Eat Right

by Michael on June 26, 2009 · 0 comments

One of the greatest conundrums in our society is that of healthy eating: we all know what we should really be eating, yet we all fall to what’s easiest and/or tastiest.

You do it, I do it. Zac Efron eats Carl’s Jr. Bacon Cheeseburgers. Chuck Liddell eats “rich desserts.” Brad Pitt no doubt does it too.

Some of us, however, do it more than others, and the prepared food industry does us no favors. From the fast food and “casual dining” restaurants on every street to the mountain of prepared and frozen foods at your grocery store, most corporations create food using two criteria:

Breakfast of champions.

Breakfast of champions.

  1. Cost of goods
  2. Taste

That’s pretty much it.

And it doesn’t help that the other side of the equation – healthy eating – is dominated by fad diets. Atkins, Paleo, Blood-Type…every one a “breakthrough” that will speed your path to a slim physique. The problem is that a lot of these diets play with your body chemistry along the way, and quite frankly, the vast majority of people can’t sustain a restrictive eating program.

Eat Healthy Forever

The solution is simple in theory:

  • Eat a balanced diet with approximately equal amounts of protein, fats and carbohydrates.
  • Consume mainly white or grass-fed meats, fish, fruits and vegetables.
  • Minimize sugar, white flour and any fat that isn’t monounsaturated.
  • Completely avoid corn sweeteners, hydrogenated fats and trans fats.
  • If you need to lose weight, eat fewer calories than you burn each day.

We’ve now got a complete diet. By following these simple rules, you’ll look better, feel better, live longer, lose weight if you need to, and minimize your risk of cancer, diabetes and other nasty diseases that can haunt you the rest of your life. Plus you can buy all the food you need to live by taking your shopping cart around the outside aisles of the supermarket, avoiding the prepared-food aisles completely. Good times!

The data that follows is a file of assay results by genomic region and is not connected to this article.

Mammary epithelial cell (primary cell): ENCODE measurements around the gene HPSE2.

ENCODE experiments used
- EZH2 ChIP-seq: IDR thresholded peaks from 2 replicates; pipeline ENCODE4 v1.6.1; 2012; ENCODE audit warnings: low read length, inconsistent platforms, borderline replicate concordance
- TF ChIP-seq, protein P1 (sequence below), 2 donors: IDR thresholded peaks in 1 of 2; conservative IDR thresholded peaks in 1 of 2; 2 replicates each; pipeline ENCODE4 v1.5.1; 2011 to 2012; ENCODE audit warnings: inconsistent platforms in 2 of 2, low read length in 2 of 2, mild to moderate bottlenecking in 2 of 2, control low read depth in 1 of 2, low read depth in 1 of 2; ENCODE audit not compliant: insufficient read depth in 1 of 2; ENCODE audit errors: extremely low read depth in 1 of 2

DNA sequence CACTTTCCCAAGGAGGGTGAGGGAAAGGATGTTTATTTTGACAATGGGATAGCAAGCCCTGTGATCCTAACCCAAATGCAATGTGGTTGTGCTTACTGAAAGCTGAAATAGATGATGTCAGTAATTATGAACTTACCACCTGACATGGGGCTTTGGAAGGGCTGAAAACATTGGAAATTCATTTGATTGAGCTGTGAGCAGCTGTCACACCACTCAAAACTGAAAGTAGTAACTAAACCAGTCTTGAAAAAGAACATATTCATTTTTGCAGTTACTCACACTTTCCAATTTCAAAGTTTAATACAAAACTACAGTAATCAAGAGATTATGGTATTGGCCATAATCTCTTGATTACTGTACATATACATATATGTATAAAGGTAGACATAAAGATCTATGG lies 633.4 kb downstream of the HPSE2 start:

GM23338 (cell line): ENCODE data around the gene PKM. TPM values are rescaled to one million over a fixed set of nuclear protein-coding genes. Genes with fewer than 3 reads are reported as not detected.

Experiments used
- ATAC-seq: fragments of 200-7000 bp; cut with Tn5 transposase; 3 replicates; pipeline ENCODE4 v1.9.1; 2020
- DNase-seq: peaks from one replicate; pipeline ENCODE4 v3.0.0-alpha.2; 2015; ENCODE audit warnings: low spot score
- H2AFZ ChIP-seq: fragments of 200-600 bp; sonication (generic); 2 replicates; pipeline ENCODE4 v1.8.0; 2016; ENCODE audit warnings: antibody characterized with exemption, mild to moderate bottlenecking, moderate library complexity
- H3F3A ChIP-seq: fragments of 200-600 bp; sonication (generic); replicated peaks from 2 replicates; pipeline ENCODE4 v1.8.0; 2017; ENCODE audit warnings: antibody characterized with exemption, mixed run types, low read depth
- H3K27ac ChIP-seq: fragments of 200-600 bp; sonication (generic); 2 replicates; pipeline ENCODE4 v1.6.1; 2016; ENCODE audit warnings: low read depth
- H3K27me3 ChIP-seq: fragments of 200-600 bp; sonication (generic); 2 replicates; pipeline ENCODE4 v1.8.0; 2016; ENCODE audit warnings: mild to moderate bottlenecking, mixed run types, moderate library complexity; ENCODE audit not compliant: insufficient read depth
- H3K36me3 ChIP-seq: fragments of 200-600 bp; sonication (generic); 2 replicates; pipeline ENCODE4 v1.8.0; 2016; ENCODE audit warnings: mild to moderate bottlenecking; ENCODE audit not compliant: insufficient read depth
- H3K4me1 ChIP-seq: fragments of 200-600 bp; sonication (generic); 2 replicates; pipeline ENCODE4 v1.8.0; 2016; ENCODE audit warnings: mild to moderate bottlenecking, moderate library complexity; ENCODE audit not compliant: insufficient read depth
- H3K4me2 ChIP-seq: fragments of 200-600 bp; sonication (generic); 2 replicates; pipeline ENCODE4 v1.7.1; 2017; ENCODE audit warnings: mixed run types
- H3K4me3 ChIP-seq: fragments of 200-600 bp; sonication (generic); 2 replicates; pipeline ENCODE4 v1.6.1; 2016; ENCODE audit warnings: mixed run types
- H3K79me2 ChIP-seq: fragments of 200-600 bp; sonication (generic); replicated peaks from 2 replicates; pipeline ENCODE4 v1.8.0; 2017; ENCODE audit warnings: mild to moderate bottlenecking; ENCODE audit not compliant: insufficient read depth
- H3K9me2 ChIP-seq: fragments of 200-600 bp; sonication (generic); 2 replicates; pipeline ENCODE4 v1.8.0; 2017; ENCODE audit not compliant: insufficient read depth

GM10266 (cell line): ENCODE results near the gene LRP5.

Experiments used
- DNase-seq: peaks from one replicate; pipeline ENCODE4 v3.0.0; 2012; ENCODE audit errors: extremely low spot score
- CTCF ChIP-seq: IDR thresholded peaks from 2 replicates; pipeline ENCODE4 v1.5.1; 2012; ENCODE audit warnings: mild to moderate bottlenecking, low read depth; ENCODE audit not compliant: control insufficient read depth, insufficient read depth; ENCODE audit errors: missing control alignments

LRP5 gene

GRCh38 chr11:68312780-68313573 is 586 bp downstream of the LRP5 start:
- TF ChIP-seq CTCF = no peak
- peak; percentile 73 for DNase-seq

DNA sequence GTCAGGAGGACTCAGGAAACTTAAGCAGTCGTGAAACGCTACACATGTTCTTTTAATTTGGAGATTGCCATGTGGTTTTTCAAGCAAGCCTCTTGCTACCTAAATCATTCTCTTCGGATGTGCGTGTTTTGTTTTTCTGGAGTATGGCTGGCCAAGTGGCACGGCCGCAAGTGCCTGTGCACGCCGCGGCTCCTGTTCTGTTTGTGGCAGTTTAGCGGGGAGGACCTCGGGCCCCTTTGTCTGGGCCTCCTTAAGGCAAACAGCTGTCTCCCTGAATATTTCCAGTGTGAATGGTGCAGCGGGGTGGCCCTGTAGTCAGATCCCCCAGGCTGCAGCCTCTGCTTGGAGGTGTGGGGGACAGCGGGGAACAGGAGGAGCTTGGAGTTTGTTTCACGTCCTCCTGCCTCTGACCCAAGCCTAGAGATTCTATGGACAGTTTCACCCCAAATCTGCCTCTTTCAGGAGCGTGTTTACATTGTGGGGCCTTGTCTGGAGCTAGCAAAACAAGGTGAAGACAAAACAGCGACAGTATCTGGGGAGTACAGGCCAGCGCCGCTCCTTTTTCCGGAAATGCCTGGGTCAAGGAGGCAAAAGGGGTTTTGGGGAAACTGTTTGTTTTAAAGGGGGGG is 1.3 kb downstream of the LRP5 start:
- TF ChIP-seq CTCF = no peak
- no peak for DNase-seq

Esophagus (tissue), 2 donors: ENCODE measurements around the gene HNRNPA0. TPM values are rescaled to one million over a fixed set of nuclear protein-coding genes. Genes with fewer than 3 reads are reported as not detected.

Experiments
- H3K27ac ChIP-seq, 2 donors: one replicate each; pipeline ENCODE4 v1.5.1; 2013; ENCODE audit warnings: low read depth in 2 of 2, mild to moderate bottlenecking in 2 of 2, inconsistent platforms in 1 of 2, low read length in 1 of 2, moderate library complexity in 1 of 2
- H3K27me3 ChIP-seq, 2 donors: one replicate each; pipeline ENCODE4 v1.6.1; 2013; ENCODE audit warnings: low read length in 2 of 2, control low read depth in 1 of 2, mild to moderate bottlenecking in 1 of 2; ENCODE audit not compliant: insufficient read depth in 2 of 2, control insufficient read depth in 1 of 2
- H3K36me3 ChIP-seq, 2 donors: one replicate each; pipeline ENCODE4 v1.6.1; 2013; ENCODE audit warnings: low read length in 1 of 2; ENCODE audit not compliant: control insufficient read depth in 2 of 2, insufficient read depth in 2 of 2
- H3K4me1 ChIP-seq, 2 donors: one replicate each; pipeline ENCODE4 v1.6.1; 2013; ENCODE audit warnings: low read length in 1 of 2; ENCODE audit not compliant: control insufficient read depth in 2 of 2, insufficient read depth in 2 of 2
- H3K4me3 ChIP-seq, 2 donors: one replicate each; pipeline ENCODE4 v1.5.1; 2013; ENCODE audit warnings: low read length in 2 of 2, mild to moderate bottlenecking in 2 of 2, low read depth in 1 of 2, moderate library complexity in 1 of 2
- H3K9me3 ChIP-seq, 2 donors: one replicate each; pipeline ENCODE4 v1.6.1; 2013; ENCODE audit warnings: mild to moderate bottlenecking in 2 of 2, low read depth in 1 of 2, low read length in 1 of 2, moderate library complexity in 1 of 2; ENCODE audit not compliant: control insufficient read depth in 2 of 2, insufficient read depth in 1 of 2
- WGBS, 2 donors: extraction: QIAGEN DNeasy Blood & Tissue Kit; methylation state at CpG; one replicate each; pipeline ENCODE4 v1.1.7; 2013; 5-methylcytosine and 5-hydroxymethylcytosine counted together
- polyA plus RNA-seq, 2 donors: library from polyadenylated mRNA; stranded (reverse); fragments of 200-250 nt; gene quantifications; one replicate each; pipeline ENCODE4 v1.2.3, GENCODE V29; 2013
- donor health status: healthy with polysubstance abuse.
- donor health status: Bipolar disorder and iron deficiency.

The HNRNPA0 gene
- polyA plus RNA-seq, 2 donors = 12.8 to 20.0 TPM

The Rub (or Why You’re Not Using One)

So what’s the problem? Well, not everyone knows how or likes to cook, and the raw ingredients must be combined and flavored to make something edible. And that’s work! Most healthy foods are also perishable: you can’t go to Costco and buy three month’s worth of bananas.

There’s not much you can do about this, unless you can afford a chef. Cooking is really an essential skill (and will come in very handy for impressing women as well). But you can shave time and effort off your meal preparation with the right tools. For a great starter list, head over to Unclutterer. If you have the desire and cash to go beyond the basics, you might consider a food processor or rice steamer, but a couple of decent pans and a good set of knives are critical.

And I’d add one more important item to the list: I’ve told you about the crock-pot before, and one feature of slow cooking is that you can toss some meat, vegetables and liquid in before you go to work, then return to something pretty tasty.

Make a List, Check It Twice

The next hurdle you’ll face is the grocery list: if you’re like most guys you don’t use one. However, if you’re going to be using ingredients to make your own tasty meals, you’d better remember to get all of the ingredients, right? A beef stew isn’t quite as flavorful without onion, and a Denver omelette needs peppers, and if you forget them you might be eating oatmeal again. (Oh, don’t forget to get oatmeal: a bowl of Old Fashioned (not instant) covered with water and nuked for two minutes, with raisins and lowfat milk, maybe some flax seed…mmm…)

But I digress. You’ll initially need to equip your kitchen with spices (extra points for growing your own, I sure wish I had the time) and other staples. Here are a couple of lists, from Core Performance and eHow. Your other items will depend on the recipes you use, but if you were to buy the foods listed as  the 12 Abs Diet* “Power Foods,” you wouldn’t go far wrong. For recipes, you can find a wide variety of healthy-eating recipe books at, and for free on the Food Network web site.

As we go along, I’ll have more on this, including the single man’s grocery list, a selection of recipes, foods for specific health and fitness purposes, some prepared foods that are actually good for you, and tips on cooking, both for yourself and to impress that special date.

Oh, and once a week or so, feel free to eat that Carl’s Jr. cheeseburger.

(*Note: while I recommend the list of foods, I think the Abs Diet book itself is too skimpy on actual recipes to get my nod. Plus, as the Men’s Health editors do in their magazine every month, they’re overemphasizing the effect on your abs. As always, don’t take my word for it.)

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